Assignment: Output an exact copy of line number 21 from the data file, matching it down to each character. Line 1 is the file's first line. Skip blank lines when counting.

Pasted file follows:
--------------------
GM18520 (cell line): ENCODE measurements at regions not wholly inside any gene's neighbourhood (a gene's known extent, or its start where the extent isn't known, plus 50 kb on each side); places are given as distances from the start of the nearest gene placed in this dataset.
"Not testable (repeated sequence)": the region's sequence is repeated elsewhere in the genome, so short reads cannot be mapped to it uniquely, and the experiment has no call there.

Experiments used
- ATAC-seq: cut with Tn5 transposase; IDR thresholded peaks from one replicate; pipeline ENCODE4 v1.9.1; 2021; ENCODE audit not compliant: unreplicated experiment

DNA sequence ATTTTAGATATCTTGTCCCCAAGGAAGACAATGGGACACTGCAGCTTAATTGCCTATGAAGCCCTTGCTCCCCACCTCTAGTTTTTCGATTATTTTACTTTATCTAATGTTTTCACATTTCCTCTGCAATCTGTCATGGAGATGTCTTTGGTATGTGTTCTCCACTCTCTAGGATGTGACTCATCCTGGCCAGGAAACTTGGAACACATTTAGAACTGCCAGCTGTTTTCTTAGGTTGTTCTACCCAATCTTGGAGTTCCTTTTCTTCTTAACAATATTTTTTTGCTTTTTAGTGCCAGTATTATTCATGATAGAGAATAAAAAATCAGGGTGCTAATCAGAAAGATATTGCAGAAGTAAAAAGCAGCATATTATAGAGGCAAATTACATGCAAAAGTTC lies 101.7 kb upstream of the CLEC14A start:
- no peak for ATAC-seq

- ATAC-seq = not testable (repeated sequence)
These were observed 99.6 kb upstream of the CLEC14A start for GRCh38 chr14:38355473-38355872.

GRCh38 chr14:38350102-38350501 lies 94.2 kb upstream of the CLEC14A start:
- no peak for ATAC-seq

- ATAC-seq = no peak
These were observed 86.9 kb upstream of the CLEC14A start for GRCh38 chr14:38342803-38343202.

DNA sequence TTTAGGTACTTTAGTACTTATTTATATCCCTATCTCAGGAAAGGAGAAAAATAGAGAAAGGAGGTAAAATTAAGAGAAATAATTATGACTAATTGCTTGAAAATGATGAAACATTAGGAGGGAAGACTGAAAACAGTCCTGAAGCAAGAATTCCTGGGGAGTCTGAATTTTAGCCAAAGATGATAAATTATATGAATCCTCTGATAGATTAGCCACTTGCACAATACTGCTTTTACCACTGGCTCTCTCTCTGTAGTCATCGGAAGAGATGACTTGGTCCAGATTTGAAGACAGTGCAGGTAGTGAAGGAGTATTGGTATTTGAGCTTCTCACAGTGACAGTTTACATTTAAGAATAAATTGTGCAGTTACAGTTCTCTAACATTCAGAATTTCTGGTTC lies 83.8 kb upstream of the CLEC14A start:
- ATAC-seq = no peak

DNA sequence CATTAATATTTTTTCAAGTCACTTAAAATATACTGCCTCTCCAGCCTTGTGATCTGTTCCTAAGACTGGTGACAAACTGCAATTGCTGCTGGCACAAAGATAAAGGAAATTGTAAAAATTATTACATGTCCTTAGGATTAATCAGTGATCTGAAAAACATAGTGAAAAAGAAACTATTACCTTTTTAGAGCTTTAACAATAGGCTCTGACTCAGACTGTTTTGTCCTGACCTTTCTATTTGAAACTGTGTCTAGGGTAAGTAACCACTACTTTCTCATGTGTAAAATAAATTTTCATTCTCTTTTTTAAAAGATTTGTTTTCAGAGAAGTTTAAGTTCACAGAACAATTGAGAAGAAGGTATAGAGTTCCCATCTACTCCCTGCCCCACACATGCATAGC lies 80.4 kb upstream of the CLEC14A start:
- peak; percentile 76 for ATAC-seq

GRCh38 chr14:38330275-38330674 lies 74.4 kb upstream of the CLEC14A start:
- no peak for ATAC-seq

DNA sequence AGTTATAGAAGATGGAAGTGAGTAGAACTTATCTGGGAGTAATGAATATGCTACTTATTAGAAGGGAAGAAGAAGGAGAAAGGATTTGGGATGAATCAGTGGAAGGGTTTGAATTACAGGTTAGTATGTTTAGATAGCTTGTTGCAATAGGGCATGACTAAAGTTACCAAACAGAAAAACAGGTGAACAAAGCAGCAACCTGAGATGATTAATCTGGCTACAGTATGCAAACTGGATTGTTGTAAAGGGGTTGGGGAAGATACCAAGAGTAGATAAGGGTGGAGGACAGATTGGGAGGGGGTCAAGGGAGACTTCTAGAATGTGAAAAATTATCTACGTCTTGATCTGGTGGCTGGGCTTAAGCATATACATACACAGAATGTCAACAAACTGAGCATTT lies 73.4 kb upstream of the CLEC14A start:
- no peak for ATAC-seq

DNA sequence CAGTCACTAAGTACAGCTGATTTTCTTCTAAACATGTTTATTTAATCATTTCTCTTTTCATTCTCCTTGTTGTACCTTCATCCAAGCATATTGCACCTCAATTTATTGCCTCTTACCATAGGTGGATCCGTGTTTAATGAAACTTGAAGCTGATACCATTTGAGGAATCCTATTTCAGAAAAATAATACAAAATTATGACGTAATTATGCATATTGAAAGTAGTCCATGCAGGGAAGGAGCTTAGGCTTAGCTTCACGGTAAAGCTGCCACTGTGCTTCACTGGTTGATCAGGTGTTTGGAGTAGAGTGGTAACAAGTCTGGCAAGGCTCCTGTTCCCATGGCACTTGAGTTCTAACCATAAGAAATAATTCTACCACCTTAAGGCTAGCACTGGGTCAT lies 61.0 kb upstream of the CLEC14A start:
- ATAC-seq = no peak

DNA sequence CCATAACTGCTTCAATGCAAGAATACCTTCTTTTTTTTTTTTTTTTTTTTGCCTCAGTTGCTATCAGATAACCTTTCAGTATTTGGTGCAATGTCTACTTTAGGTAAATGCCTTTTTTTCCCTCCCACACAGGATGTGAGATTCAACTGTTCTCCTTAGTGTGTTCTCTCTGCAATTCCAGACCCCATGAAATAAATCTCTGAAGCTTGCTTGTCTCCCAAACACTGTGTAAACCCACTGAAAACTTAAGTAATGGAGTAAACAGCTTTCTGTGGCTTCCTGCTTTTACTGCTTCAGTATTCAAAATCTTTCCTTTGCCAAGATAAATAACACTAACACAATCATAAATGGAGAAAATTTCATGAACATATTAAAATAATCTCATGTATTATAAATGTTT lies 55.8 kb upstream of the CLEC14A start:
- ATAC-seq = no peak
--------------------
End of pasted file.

DNA sequence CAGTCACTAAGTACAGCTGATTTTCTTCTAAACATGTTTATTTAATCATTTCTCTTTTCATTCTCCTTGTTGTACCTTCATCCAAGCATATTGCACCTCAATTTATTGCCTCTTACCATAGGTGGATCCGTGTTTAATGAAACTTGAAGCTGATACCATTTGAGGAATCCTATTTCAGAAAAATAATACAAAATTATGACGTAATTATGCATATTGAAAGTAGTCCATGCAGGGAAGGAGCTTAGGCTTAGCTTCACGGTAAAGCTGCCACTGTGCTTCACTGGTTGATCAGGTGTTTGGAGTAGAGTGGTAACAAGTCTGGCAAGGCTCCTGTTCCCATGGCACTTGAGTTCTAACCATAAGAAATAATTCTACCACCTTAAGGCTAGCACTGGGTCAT lies 61.0 kb upstream of the CLEC14A start: